They resembled a furry baby, covered with soot. The ash-covered mass on my floor grew in size steadily; my eyes were transfixed on its ever-changing form. Four pairs of limbs grew out from the body and supported it firmly on the floor – the pair of hind limbs were muscular, while the two fore limbs looked slender and fragile. I gasped in horror as four pairs of tentacles sprout out from the body – thick as tree-branches, and flailing dangerously inside my small room, threatening to knock things over. I realized that each of the eight tentacles had round projections over the length of them, not unlike the suckers of octopi here on earth. Three eyes in a triangle formation popped up on the rounded, now pale green leathery-skinned body. A thick tuft of its black cat-fur remained near the eyes, I noticed. The alien standing in my room had no neck or mouth, nor did it seem to have the need of these.
It swiveled in my direction and brought one of its tentacles close to me, as if to touch my forearm. Terrified, I jumped out of its reach. The big green thing blinked, looking confused for a moment, and then burst into flames for the second time. I watched in shock as it turned to ashes once again, and the familiar figure of a cat reappeared. I couldn’t help noticing that the colour of the eyes on this feline matched perfectly with the skin of the creature that had just combusted in flames. With a twinge of regret, I looked at my carpet – there was a burn the size of a small table on it. I’d have a lot of explaining to do in the morning. I flopped down on the bed with a sigh.
“My poor carpet! But never mind that. Why did you try to touch me with the huge scary tentacle of yours, cat? It looked formidable enough to be able to suck out my blood.”
With a feline snort, the cat brushed off this suggestion as absurd. “In our natural form, we Eufavians have no way of producing sound. All we can do is touch each other’s skin to transfer our thoughts into their minds. That is how we have evolved over the thousands of years.”
I nodded, trying to keep shut. My curiosity got the better of me. “What use are eight tentacles then? And those monstrous suckers on them?”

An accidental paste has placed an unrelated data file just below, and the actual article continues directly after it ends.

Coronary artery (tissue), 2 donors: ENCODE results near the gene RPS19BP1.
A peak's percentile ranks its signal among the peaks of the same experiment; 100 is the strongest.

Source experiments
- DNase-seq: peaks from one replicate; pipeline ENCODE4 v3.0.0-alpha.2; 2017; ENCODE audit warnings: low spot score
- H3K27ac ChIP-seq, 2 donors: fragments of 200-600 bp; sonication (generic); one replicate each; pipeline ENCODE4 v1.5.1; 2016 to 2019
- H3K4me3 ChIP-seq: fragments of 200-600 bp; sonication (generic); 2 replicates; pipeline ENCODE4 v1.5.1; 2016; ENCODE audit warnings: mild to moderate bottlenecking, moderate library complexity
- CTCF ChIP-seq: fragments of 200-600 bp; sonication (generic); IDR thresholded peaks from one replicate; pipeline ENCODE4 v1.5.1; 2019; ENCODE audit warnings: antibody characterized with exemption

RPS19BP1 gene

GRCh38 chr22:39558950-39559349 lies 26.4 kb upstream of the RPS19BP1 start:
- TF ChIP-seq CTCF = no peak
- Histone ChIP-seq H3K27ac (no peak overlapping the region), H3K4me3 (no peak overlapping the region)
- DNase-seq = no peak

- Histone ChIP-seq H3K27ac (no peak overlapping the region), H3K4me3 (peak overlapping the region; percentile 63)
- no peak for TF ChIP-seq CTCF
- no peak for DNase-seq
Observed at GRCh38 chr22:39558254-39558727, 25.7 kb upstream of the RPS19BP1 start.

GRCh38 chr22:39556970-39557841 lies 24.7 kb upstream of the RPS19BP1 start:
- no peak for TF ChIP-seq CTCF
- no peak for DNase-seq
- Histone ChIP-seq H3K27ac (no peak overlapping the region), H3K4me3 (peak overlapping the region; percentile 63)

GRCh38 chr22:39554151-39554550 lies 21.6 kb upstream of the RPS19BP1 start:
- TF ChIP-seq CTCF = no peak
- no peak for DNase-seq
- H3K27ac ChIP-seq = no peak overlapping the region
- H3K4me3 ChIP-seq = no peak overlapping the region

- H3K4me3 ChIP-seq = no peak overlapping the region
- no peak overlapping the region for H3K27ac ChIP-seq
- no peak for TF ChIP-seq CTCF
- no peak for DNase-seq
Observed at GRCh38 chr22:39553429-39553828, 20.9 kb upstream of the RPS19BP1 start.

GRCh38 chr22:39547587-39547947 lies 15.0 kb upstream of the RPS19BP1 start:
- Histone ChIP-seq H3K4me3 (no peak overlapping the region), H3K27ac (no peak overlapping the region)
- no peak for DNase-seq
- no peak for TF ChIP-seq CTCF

“All Eufavians are tree dwellers, and since our bovine hind limbs do not aid us in any way, we use the tentacles for climbing. The suckers are there to hold us in place so that we do not slip down. We do not eat with them, as you call it. But yes, our fore limbs have a porous layer beneath them, that absorbs all the nutrients that we need from the ground that we walk on. The surface of Eufav is made of Chatredium, Blakenivium and Pardenium – the three basic minerals needed for our survival.”
“Okay, makes sense. Now tell me, what do you look for on Earth? And, more specifically, what brings you to my room?”
“I come here to save you,” it said simply. I almost laughed out at the idea of this furry little pet being my savior. I stopped myself just in time; not wanting to hurt its feelings, lest it should stop the very interesting story it was beginning to tell. “Ummm, okay continue,” I said, picking up a half-eaten bar of chocolate from the bed side.
“Eufav – Our great planet was under attack by the Ukonis, but sadly we realized it only too late.”
“Ukonis. The tiny parasitic dwellers of the planet Ukonite. They are small, so small that they avoid detection by the naked eye. On their own, Ukonis are harmless, but they creep up the bodies of other sentient species, and settle in any hair or fur that they possess.”
“Hair-dwelling parasites? You mean like headlice?” I asked, amused.
The cat searched its memory for any semblance of the word I had just uttered, and spoke at length – “Yes, almost like headlice, as you call them. Ukonis have eight legs but no eyes or mouth on them. They invaded our planet and infested our people. These lice lived in our hair and took complete possession of our brains and bodies – feeding upon us from inside, damaging every function we were capable of, resulting in an untimely death of so many of my people.
“At first we thought it was some form of epidemic that had ravaged our planet, but only after prolonged studies lasting several of your Earth years were we able to conclude that this sudden inexplicable sickness was due to infestation by a parasitic species of headlice from Ukonite – a vile muddy planet we had earlier taken to be uninhabitable. You see, we Eufavians were an isolated bunch – our planet housed no other sentient species, and only when disaster struck, did we realize how ill-equipped we were against an external invasion.”
I gulped, trying not to wonder if Earth was in the same pitiable condition. Something told me the answer was yes. Brushing this depressing thought aside, I listened to the cat in rapt attention.
“The Ukonis,” he continued, “multiplied at an alarming rate, claiming the lives of millions of my people in a short while.”
There was a loud sniff, and it struck me that the cat was probably choking up. My own eyes were wet, I realized. It went on, its voice barely a whisper – “Try as we might, we could not develop a poison that would kill the Ukonis once they attached themselves to a suitable host. The closest we came to thwarting their invasion was developing this Flesh-eating Louse Repellant.”
Saying so, it reached into the funny felt pouch it was carrying, and brought out a small brightly coloured cylinder. I reached out to hold it in my hands – the surface was cold and strangely heavy. The outwardly appearance was similar to a can of deodorant, albeit much smaller.